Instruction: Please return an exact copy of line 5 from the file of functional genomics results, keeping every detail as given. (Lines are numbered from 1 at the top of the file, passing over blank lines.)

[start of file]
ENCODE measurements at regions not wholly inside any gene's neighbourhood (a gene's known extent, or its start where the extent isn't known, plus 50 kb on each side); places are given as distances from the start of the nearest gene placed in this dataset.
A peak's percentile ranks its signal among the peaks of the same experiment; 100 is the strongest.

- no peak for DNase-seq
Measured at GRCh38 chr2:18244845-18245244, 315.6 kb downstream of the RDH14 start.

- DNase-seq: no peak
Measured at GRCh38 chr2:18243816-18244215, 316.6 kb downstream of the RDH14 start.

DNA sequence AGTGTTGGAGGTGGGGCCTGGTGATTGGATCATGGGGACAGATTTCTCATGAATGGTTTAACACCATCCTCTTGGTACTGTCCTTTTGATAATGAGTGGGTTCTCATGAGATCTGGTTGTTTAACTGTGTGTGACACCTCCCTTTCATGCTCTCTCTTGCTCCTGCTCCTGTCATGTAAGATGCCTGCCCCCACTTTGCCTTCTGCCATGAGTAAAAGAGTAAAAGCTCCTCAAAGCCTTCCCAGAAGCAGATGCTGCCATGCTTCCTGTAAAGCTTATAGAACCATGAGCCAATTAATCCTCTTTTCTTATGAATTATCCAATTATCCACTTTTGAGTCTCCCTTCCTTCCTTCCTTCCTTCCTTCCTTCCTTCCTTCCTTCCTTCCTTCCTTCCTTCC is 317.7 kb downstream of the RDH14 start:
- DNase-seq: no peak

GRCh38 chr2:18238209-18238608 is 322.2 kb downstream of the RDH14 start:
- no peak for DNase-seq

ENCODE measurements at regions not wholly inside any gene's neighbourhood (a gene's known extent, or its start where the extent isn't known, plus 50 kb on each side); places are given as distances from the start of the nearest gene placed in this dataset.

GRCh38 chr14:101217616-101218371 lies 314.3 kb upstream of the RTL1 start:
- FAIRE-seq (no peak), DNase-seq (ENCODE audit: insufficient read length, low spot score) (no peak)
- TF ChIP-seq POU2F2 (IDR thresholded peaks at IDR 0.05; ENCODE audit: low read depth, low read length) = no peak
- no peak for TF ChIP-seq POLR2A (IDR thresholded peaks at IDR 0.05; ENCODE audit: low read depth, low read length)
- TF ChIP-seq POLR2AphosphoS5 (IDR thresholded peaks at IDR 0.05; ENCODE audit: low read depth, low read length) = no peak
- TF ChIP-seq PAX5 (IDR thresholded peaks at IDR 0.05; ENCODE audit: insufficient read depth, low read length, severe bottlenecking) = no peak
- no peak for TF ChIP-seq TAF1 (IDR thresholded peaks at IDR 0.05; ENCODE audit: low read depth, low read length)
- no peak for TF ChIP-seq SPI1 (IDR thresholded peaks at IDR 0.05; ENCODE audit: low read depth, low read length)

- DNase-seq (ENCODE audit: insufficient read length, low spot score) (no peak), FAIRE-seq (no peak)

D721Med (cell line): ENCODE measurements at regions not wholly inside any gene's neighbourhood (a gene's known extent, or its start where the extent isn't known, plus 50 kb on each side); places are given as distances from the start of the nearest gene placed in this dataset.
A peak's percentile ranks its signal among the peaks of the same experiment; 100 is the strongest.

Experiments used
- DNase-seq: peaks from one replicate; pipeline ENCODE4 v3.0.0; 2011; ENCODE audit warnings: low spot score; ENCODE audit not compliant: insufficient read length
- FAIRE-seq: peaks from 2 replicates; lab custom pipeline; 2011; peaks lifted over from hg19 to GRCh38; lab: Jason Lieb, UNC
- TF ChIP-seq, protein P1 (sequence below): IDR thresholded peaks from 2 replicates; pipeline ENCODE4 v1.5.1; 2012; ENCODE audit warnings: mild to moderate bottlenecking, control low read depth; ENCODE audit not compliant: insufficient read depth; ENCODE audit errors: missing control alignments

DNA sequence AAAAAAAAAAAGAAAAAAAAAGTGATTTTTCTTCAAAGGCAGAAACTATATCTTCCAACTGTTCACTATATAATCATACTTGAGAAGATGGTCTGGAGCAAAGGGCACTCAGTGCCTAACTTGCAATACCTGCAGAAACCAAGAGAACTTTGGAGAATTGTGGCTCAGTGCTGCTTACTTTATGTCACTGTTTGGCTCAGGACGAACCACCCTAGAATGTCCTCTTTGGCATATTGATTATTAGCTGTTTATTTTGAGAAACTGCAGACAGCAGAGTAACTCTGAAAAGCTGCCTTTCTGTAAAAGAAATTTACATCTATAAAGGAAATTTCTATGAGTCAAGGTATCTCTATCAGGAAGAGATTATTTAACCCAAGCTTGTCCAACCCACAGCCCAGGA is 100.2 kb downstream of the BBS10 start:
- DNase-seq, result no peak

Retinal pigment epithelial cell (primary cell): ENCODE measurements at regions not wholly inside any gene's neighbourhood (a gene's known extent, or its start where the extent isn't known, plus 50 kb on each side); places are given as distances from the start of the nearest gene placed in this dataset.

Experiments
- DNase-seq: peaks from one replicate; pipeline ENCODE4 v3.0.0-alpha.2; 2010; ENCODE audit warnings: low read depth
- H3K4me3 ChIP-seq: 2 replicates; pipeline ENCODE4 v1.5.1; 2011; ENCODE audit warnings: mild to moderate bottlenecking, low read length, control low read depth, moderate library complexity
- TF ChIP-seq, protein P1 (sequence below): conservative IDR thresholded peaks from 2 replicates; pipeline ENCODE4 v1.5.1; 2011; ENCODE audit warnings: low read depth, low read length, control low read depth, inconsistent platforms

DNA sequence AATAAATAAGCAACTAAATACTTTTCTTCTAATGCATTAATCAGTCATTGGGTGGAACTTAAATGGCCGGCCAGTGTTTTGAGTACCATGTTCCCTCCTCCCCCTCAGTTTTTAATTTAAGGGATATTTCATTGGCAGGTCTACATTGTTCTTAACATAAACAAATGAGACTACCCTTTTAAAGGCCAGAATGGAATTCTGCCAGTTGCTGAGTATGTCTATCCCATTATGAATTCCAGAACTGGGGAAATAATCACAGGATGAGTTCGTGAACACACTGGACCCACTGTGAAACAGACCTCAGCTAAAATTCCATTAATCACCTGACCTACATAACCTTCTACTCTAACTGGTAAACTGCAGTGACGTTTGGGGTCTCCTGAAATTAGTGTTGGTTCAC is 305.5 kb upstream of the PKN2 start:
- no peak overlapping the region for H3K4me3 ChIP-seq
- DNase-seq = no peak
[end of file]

- DNase-seq: no peak